¶32      Detective Domagalski testified that Davis was interviewed three times while in custody, with only the third interview resulting in Davis’s admissions that he was present at the robbery and felt guilty about Matthews’s death.  When police declined Davis’s request to speak “off the record” or “hypothetically,” Davis stated that he wanted to speak with an attorney.  Detective Domagalski testified that he and his partner stopped questioning Davis at that point, however, his partner wrote a written summary of the interview with Davis.  Police showed Davis this statement, asked him whether it was recorded accurately and whether he wished to make any changes.  Detective Domagalski told the jury that Davis replied that the statement was accurate, but refused to sign it

¶33      Davis also testified at trial and denied agreeing with the accuracy of the written statement.  Davis told the jury that he was shown the statement and asked whether he wanted to make changes, but was not permitted to write in the changes himself; rather, he was to initial the words that he felt were inaccurate.  Davis stated that the words “present, involved, hypothetically [and] feel[ing] guilty” were inaccurate, but because he could only initial the inaccuracies, rather than change them, he “refused to do it” and also refused to sign the statement.

¶34      Regardless of whether the testimony should have been excluded because of the Edwards violation the trial court found, we conclude that the evidence which the jury should have heard, but did not, made it impossible for the jury to weigh all appropriate factors in considering the importance of Davis’s properly admitted confession.


¶35      The cumulative effect of the evidence the jury did not hear, but should have, leads us to conclude that the real controversy of whether Davis participated in the robbery/murder of Matthews has not been fully tried.  For all the forgoing reasons, we reverse the trial court and remand this matter for a new trial in the interest of justice pursuant to the first part of Wis. Stat. § 752.35. [7]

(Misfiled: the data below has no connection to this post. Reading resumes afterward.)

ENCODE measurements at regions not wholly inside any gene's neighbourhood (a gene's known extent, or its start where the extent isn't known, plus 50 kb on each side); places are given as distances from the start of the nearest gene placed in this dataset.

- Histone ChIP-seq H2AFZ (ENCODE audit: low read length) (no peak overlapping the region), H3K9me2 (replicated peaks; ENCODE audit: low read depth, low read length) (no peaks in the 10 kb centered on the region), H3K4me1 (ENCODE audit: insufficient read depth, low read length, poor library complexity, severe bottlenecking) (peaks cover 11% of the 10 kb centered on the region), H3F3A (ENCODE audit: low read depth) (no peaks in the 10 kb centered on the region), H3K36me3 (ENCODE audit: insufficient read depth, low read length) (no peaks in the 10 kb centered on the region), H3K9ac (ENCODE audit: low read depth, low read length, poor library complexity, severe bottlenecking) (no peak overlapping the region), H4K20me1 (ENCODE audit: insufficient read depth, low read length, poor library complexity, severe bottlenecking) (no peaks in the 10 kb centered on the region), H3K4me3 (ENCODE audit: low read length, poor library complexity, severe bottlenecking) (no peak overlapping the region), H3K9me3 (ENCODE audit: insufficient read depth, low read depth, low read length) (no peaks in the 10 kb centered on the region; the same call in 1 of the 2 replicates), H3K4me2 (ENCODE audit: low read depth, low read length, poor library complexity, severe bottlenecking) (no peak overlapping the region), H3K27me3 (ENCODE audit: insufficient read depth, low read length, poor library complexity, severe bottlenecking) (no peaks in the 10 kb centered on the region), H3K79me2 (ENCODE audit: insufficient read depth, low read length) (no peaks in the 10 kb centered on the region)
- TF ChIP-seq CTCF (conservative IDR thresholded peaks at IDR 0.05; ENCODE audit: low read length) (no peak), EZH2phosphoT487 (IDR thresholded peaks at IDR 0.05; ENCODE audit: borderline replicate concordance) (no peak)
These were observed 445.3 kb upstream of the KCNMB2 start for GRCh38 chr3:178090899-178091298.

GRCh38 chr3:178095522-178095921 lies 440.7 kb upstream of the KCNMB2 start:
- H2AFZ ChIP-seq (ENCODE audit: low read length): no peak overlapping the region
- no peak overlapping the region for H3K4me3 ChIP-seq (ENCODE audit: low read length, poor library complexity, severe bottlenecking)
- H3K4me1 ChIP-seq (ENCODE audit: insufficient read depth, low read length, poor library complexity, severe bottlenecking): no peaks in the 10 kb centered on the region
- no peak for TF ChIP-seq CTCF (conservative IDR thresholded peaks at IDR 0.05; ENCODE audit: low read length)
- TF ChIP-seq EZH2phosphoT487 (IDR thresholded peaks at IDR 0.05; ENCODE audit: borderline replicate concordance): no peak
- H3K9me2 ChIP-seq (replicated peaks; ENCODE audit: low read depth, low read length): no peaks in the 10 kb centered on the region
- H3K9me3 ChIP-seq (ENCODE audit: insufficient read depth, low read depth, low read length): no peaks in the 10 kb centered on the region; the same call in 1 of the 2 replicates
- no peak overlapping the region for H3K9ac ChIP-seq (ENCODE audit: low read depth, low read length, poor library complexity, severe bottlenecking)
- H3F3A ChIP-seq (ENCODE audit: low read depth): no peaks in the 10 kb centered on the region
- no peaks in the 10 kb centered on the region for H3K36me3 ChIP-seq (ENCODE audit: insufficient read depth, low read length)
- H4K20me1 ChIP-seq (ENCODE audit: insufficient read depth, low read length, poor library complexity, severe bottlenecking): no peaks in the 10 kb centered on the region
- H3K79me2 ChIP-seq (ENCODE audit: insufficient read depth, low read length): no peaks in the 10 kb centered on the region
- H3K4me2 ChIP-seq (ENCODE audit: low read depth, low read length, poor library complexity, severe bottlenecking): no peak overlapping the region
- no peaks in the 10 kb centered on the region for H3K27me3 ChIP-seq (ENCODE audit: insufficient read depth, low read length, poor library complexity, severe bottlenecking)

By the Court.—Order reversed and cause remanded for a new trial.





¶36      FINE, J.    (concurring).  I agree that we should reverse in the interest of justice.  In my view, however, we do not have to, and should not, decide whether the detective’s asking Kenneth Davis to confirm the accuracy of what he told the officers before invoking his rights under Miranda v. Arizona, 384 U.S. 436 (1966), violated the rule in Edwards v. Arizona, 451 U.S. 477 (1981), because Davis’s confirmation of the accuracy of what he told the officers was de minimis—the jury would have still heard what he told the officers even if the trial court had suppressed the detective’s confirmation testimony.








[1]  The parties appeared for oral argument on June 23, 2011.

[2]  Miranda v. Arizona, 384 U.S. 436 (1966).

[3]  Davis’s brief raises other issues in addition to the ones we have summarized.  Because we reverse in the interest of justice, we need not address those arguments.  See Patrick Fur Farm, Inc. v. United Vaccines, Inc., 2005 WI App 190, ¶8 n.1, 286 Wis. 2d 774, 703 N.W.2d 707 (we decide cases on the narrowest possible grounds).

[4]  The second basis for reversal is that it is probable that “justice has for any reason miscarried.”  See Wis. Stat. § 752.35.  This requires that we conclude that a different outcome would result.  See State v. Wyss, 124 Wis. 2d 681, 735, 370 N.W.2d 745 (1985); See also Lock v. State, 31 Wis. 2d 110, 118, 142 N.W.2d 183 (1966).  (“In order for this court to exercise its discretion and for such a probability to exist we would at least have to be convinced that the defendant should not have been found guilty and that justice demands the defendant be given another trial.”).  We are not relying on this § 752.35 factor and do not discuss it further.

[5]  Most of the State’s arguments center around its contention that Davis failed to meet the newly discovered evidence standards.  The State argues specifically that Davis has not met his burden of proving that the statements made by Griffin and Winkler were discovered after his conviction.  Neither Griffin nor Winkler could affirmatively testify as to whether they spoke with Davis before or after Davis’s conviction.  Because we are reversing based on the interest of justice, it is unnecessary for us to decide whether Davis met the standards for newly discovered evidence.  However, we do note that it would be extraordinarily self-destructive and unlikely if these conversations took place before Davis’s trial, for Davis not to alert his attorney about them, as the State suggests.

[6]  Reed testified that he thought the conversation was in the summer of 2003 and that he remembered the conversation occurring during the summer, however Reed spoke with Davis’s investigator about his conversation with Henderson in November 2002.